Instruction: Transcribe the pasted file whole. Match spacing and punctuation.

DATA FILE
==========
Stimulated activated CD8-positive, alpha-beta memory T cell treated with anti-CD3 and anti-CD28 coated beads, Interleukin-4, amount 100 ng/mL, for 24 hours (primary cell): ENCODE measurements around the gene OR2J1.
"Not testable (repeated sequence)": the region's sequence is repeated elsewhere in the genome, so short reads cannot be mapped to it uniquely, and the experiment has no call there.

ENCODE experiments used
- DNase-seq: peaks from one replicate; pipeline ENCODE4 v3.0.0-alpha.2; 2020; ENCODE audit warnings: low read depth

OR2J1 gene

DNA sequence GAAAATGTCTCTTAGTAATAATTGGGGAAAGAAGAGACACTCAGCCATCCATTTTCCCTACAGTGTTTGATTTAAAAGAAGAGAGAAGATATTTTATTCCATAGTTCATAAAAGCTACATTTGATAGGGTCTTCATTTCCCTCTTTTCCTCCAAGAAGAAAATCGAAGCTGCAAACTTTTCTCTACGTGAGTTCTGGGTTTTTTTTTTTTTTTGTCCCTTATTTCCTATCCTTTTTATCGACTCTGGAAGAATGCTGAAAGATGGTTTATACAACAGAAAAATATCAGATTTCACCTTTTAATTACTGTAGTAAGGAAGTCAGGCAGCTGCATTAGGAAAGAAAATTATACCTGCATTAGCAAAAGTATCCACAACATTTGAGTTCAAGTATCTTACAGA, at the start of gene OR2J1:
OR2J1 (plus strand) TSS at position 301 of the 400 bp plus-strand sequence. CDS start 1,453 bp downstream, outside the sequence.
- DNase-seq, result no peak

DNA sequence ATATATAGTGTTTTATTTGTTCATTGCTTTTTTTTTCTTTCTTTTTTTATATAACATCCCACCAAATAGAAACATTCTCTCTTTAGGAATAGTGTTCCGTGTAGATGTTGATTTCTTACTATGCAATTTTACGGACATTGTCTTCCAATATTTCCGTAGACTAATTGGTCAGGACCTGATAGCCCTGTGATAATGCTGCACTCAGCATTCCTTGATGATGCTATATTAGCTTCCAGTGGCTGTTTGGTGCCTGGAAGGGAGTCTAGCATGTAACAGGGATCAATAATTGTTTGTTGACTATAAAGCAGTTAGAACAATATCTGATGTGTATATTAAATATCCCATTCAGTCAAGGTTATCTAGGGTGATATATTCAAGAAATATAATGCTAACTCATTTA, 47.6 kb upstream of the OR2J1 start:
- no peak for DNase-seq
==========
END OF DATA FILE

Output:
Stimulated activated CD8-positive, alpha-beta memory T cell treated with anti-CD3 and anti-CD28 coated beads, Interleukin-4, amount 100 ng/mL, for 24 hours (primary cell): ENCODE measurements around the gene OR2J1.
"Not testable (repeated sequence)": the region's sequence is repeated elsewhere in the genome, so short reads cannot be mapped to it uniquely, and the experiment has no call there.

ENCODE experiments used
- DNase-seq: peaks from one replicate; pipeline ENCODE4 v3.0.0-alpha.2; 2020; ENCODE audit warnings: low read depth

OR2J1 gene

DNA sequence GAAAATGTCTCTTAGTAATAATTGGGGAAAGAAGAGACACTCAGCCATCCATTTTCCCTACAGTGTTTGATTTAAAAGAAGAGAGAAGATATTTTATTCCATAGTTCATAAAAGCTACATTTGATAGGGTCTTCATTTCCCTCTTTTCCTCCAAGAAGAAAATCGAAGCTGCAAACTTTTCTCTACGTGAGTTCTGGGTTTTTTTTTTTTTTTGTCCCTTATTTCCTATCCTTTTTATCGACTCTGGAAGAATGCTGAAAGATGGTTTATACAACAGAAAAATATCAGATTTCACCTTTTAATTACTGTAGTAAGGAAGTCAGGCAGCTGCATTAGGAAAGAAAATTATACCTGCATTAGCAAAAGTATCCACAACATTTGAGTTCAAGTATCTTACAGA, at the start of gene OR2J1:
OR2J1 (plus strand) TSS at position 301 of the 400 bp plus-strand sequence. CDS start 1,453 bp downstream, outside the sequence.
- DNase-seq, result no peak

DNA sequence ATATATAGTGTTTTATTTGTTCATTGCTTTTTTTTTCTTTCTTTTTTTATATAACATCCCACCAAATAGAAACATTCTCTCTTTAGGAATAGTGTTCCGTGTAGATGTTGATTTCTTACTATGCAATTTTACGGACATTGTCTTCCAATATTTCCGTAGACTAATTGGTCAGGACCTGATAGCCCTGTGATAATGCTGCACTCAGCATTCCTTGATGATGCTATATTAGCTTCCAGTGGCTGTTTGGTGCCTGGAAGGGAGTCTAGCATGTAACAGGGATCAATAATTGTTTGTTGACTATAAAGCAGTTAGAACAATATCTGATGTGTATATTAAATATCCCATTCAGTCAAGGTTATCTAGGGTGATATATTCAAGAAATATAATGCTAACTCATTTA, 47.6 kb upstream of the OR2J1 start:
- no peak for DNase-seq